Health Problems in Dachshunds
Lafora's Disease (Lafora's Epilepsy)
There is a condition which is found predominantly in Miniature Wire Haired Dachshunds called 'Lafora’s Epilepsy' disease.
Lafora’s disease is an inherited, late onset, progressive myoclonic epilepsy. This degenerative neurological disease has been identified in Miniature Wirehaired Dachshunds but it has also been known to be in smooth and long haired Dachshunds. The disease is characterized by myoconus. Typically this looks like a backwards shuddering/jerking of the head when there is movement towards the eyes, when light intensity increases, when there is flickering light (e.g. television) or at sudden noises. Some dogs also develop epilepsy. Middle aged to older dogs (age range 5-8 years) of both sexes can be affected. Unfortunately there is not a completely effective treatment, however many are improved on anti-epileptic drugs.
Although the myoclonus (jerking) and epilepsy can get worse it does not appear to shorten the life of affected dogs; they do not appear to develop the severe neurological signs ( status epilepticus and death) that characterizes the human form of the disease, which occurs because affected dogs are missing a vital enzyme involved with carbohydrate metabolism. This results in the storage of a polyglucasan storage material (Lafora bodies) within the brain and some other tissues. The material interferes with synaptic transmission. Diagnosis is by a dna test.
There have been cases of Dementia which progresses after time. Lafora's Disease can also cause increasing blindness and deafness too.
The abnormal gene which causes this disease has been identified and a DNA test is now available.
If at least one of the parents of your puppy is either tested clear or hereditary clear for this disease your puppy will remain healthy.
Do not buy a puppy if not as there is a high risk of the disease as 50% of the breed carry the gene. If two are bred together 1 in 4 of the pups could be affected and suffer from this.
Intervertebral Disk Disease (IVDD)
Probably the main health problem with Miniature Dachshunds is a condition called Intervertebral Disc Disease (IVDD). This disease is caused with the weakening of the disks between the vertebrae, in the spine. This can be caused by poor handling, jumping from height, over exercise, increased weight or strain on the spine or the main cause is usually due to obesity. Obesity is a very common cause basically because Dachshunds will eat practically anything put in front of them.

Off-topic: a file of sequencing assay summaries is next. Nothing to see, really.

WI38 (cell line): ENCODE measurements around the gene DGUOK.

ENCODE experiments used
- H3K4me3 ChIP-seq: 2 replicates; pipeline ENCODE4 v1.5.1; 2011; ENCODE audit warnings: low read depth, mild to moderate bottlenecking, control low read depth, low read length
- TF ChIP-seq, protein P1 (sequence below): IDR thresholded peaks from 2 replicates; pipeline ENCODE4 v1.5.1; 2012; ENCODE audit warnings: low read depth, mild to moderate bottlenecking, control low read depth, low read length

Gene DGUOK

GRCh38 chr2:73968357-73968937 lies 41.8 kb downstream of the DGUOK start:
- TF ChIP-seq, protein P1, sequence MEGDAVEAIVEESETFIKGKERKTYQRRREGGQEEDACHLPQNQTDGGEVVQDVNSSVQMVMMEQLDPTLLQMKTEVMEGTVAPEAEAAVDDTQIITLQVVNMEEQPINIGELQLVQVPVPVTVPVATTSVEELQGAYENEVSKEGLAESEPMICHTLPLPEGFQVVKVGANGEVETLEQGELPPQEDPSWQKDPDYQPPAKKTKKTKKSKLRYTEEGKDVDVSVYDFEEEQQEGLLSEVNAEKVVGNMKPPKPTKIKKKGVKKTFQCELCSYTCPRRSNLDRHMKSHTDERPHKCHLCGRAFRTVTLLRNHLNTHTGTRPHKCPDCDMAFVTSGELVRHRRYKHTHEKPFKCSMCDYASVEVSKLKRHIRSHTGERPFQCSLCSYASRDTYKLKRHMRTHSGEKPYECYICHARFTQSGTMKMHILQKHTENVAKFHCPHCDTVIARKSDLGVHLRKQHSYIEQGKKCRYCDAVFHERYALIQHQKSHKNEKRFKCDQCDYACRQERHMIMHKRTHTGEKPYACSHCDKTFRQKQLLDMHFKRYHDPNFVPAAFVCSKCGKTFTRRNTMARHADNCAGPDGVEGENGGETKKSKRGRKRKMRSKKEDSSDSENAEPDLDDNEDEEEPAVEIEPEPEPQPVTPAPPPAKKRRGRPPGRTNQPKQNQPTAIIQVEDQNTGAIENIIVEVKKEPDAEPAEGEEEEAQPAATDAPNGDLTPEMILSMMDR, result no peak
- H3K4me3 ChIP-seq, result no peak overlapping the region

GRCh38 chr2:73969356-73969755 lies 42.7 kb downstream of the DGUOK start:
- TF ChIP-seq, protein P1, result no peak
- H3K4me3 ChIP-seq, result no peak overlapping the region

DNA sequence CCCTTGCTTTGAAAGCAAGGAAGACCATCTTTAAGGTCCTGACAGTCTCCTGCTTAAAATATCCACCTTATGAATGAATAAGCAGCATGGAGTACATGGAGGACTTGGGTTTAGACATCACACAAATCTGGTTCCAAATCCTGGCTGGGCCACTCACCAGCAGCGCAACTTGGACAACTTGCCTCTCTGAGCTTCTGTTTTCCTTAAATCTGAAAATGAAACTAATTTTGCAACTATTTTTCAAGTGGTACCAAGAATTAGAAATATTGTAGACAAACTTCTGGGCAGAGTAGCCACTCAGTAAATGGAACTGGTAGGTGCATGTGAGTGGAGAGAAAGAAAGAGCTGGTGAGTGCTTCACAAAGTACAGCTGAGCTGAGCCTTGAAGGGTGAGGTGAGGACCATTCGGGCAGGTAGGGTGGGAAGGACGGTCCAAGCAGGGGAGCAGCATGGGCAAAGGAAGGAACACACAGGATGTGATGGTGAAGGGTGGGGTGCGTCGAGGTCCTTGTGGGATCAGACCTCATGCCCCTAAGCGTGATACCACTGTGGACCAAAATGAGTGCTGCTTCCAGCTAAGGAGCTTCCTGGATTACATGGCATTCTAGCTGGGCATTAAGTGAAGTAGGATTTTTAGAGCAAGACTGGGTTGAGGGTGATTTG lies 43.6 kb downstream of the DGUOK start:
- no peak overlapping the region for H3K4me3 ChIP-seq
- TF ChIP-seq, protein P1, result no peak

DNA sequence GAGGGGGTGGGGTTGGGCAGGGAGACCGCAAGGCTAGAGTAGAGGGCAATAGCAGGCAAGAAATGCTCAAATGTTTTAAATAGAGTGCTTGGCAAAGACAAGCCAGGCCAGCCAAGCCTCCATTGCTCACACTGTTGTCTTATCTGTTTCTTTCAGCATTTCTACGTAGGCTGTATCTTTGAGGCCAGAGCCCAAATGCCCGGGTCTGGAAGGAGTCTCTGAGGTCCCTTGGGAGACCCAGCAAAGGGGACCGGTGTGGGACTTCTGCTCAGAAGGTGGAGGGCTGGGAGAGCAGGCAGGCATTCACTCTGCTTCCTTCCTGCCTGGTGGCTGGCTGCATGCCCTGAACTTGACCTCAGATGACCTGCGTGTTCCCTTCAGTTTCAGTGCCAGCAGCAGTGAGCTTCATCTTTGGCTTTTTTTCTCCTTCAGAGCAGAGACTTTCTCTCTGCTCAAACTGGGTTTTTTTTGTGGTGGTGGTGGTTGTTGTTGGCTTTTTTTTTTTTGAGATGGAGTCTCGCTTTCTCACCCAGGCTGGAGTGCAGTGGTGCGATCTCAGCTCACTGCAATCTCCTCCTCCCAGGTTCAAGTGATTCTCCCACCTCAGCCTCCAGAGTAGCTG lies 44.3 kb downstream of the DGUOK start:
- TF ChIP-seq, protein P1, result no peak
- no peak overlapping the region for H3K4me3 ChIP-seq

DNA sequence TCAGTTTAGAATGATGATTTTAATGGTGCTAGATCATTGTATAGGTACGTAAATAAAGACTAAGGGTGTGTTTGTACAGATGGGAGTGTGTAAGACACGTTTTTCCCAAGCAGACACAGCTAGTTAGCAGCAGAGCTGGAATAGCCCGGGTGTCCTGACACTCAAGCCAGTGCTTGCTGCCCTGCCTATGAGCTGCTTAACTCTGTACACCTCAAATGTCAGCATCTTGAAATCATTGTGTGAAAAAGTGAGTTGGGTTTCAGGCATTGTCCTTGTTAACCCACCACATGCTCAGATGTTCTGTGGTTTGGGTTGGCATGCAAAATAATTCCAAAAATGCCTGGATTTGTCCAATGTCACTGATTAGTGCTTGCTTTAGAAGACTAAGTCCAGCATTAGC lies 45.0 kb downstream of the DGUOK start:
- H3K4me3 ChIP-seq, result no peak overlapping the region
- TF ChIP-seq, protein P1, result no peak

There is a high degree of inheritance to this disease and some varieties of dachshunds suffer more often than others.
Some suggestions for helping prevent further injury or pain to your Miniature Dachshund's spine are confining your dog to their crate / cage to prevent any undue movement or stress on their spine. Drugs that can be prescribed by your vet to ease pain are anti-inflammatory medication, steroids or non-steroidal anti-inflammatory drugs like carprofen and meloxicam. If your Dachshund suffers from chronic back pain they can also be prescribed with tramadol. In more severe cases the disk contents can be removed. In the event of the worst case of paralysis your Miniature Dachshund may require a cart to get them around.
There has recently (01/12/16) been a new test set up for young breeding stock (2-4 years old) which may help us to know the potential risk of ivdd and the hereditary nature of how it affects our dogs. But it is in it's infant stages and not many dogs have been tested yet.
Progressive Retinal Atrophy (PRA)
A common problem with Miniature Dachshunds and many other breeds of dog is Progressive Retinal Atrophy (PRA) or Progressive Retinal Degeneration (PRD). This disease can affect some breeds of dog early in their life. PRA is a family of diseases which gradually degrade the retina. It will affect your dog's ability to see in the dark or low light levels. If your Dachshund's environment remains constant he/she should be able to adapt well to this disability. You can recognise PRA/PRD forming by checking your dog's eyes for increasingly dilated pupils which will cause a 'shine' to their eyes. The lens of the eye may appear cloudy or opaque, resulting in a cataract.
There is a DNA test for the disease and if buying a puppy make sure that at least one parent is either tested clear or hereditary clear of the disease.
If one of your pup's parents is tested clear your puppy should remain healthy as two genes for the disease are needed to be affected by it.